Explosions rock Baghdad

String of explosions in Baghdad and north of the capital Monday killed at least 11 Iraqis and injured 47. An American soldier was reported killed in insurgency-plagued western Iraq.

The violence underscored a dangerous leadership vacuum as Sunni Arab and Kurdish politicians increased pressure on Shiite Prime Minister Ibrahim al-Jaafari to abandon his bid for a new term and leaders of Iraq's Shiite majority struggled to overcome internal divisions.

Despite the political squabbling, President Jalal Talabani said he would issue a decree Monday calling the new parliament into session for the first time on Sunday, starting the clock on a 60-day period during which it would have to elect a new president and approve a prime minister and Cabinet.

The constitution requires parliament to hold its first meeting no later than four weeks after the vote was certified, which happened Feb. 12, nearly two months after the election was held. But a leading member of al-Jaafari's Dawa Party, Ali al-Adib, said parliament's main Shiite bloc would request that the session be postponed until there was agreement on who should occupy the top government positions.

The struggle to form a broad-based governing coalition acceptable to all the country's main ethnic and religious groups has been hampered by sectarian conflict and insurgent violence.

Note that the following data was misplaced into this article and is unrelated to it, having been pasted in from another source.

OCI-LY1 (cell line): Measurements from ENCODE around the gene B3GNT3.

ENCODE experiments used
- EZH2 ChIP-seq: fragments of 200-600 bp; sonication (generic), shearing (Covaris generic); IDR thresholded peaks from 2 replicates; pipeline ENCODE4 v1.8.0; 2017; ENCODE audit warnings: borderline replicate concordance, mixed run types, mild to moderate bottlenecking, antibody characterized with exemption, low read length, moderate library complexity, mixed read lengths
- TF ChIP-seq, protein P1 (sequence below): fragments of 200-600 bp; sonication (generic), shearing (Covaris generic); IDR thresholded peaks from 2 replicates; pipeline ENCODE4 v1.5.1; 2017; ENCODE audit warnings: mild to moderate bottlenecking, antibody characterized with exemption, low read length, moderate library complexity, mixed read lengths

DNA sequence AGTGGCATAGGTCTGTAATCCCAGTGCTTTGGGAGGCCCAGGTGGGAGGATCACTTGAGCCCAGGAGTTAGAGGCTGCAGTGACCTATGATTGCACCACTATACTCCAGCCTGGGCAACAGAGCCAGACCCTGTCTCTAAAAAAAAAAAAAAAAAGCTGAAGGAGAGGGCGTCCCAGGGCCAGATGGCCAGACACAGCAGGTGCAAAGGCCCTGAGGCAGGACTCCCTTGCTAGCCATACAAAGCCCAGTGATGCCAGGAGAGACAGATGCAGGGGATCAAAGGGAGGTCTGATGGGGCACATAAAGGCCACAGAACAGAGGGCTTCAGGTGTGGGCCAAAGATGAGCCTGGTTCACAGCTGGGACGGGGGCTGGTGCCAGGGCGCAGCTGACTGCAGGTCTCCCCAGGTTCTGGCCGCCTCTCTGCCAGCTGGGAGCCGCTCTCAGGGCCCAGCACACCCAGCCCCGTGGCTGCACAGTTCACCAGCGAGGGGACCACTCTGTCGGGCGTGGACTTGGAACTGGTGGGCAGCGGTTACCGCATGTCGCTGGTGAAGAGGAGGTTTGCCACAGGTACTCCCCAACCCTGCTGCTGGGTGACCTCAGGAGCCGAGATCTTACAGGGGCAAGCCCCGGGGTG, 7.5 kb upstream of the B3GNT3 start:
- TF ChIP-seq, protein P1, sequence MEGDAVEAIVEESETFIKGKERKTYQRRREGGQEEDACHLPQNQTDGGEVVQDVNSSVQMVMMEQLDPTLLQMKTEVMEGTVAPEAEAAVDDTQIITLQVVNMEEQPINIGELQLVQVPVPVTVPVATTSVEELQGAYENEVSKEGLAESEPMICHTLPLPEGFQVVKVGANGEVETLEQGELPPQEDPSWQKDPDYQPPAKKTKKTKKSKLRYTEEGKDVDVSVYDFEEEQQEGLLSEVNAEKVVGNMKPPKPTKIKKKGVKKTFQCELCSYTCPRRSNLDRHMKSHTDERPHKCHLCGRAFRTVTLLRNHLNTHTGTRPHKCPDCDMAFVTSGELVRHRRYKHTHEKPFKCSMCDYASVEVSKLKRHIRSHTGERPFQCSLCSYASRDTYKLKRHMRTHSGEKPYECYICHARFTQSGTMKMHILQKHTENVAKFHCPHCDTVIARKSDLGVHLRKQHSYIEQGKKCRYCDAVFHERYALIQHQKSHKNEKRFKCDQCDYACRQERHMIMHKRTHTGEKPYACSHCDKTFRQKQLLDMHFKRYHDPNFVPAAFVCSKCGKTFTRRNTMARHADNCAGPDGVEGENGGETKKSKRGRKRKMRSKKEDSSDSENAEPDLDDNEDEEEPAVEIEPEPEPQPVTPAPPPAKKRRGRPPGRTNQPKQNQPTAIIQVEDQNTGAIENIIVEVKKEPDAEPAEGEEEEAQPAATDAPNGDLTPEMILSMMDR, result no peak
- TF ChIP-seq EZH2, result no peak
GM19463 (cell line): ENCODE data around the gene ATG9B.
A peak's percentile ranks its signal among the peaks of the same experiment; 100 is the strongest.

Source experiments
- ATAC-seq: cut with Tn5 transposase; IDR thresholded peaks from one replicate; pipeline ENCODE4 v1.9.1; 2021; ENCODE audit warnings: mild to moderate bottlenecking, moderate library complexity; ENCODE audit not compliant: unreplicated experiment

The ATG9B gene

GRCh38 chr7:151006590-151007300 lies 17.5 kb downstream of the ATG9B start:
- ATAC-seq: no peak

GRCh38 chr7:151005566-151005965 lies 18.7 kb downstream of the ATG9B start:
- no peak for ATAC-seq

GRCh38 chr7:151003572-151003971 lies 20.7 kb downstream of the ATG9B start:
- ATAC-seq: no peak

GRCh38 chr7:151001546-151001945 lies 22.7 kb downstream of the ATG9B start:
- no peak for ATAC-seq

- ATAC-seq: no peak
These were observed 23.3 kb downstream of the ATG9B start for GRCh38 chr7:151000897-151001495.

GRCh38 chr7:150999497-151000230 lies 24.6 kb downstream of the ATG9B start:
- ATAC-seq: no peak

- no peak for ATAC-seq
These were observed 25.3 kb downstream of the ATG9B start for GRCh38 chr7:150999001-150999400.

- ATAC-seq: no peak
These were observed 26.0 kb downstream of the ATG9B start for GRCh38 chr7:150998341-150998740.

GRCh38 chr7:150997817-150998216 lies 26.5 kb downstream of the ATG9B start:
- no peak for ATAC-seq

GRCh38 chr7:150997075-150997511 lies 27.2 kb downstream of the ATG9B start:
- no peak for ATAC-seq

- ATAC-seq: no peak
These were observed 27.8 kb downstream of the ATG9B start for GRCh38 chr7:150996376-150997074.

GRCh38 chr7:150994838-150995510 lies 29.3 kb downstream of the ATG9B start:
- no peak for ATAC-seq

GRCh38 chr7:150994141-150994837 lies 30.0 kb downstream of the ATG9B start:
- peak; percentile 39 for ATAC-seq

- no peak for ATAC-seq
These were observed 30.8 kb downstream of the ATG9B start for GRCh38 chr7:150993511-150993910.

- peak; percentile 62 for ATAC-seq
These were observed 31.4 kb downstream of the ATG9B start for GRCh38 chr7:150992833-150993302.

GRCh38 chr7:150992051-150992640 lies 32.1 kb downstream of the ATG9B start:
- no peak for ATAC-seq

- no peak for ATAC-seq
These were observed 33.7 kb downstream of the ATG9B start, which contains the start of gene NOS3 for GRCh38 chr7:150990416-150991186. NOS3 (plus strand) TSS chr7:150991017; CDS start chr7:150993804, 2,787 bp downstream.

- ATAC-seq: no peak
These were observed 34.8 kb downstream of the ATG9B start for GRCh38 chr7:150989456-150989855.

Many of Monday's attacks targeted the country's Shiite-led security forces, accused by Sunni Arabs of repeated abuses against them under the cover of fighting the deadly Sunni-driven insurgency. The government denies the accusations.

The bloodiest attack happened in Baqouba, where a car bomb targeting an Iraqi police patrol exploded near a market, killing at least six people and injuring 23, including four patrolmen, police said.

The mixed Sunni-Shiite city 60 kilometers (35 miles) northeast of Baghdad has been at the forefront of a surge of sectarian violence unleashed by the Feb. 22 bombing of a revered Shiite shrine in the central city of Samarra.

Bombs and mortar fire also rocked the capital Monday morning, ending a relative lull over the weekend.

One bomb exploded as a police patrol was driving through a northern Baghdad neighborhood, killing one officer and a civilian bystander, Interior Ministry official Maj. Falah al-Mohammedawi said. Three others were injured in the blast, including a patrol member, he said.

A suicide car bomber hit n Interior Ministry convoy in eastern Baghdad, killing two members of the security force and injuring three, police said.

Another car bomb targeting a police patrol exploded in downtown, injuring at least seven people, police said. The wounded included four policemen and three civilian bystanders.

Two bombs went off in Baghdad's notorious southern Dora neighborhood. One targeted an Interior Ministry patrol, wounding one commando, police said. A second went off as a U.S. patrol was passing, injuring five policemen who were guarding a bank and two civilians, said al-Mohammedawi. There were no immediate reports of U.S. casualties.

An earlier explosion near the Shiite Buratha mosque in northern Baghdad caused no casualties, police said, reports the AP.

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